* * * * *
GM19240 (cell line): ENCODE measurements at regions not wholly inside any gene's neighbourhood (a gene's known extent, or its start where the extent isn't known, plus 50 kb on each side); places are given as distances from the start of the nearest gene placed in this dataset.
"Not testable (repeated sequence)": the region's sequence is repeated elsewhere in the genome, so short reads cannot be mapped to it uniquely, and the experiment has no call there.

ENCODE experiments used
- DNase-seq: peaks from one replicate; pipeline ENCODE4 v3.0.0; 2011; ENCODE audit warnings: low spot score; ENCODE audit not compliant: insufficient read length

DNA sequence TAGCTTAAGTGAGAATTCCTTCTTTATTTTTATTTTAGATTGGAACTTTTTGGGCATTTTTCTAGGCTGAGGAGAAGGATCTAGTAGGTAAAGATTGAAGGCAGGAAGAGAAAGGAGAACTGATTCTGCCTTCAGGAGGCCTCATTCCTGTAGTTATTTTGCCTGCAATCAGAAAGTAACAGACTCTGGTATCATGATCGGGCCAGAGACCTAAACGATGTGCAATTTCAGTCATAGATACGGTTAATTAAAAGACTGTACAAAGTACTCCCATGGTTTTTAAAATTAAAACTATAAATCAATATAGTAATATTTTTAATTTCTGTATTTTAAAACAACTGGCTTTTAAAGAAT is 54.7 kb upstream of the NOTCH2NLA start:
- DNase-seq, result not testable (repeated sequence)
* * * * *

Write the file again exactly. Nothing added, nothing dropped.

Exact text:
GM19240 (cell line): ENCODE measurements at regions not wholly inside any gene's neighbourhood (a gene's known extent, or its start where the extent isn't known, plus 50 kb on each side); places are given as distances from the start of the nearest gene placed in this dataset.
"Not testable (repeated sequence)": the region's sequence is repeated elsewhere in the genome, so short reads cannot be mapped to it uniquely, and the experiment has no call there.

ENCODE experiments used
- DNase-seq: peaks from one replicate; pipeline ENCODE4 v3.0.0; 2011; ENCODE audit warnings: low spot score; ENCODE audit not compliant: insufficient read length

DNA sequence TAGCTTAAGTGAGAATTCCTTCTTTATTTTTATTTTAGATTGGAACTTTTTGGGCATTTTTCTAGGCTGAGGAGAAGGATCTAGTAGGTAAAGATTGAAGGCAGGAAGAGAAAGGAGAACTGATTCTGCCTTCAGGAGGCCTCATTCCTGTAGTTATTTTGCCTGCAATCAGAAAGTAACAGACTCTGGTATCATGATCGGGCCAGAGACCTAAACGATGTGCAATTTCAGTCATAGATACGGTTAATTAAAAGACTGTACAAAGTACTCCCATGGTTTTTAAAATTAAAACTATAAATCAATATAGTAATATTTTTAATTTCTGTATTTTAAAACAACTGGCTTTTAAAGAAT is 54.7 kb upstream of the NOTCH2NLA start:
- DNase-seq, result not testable (repeated sequence)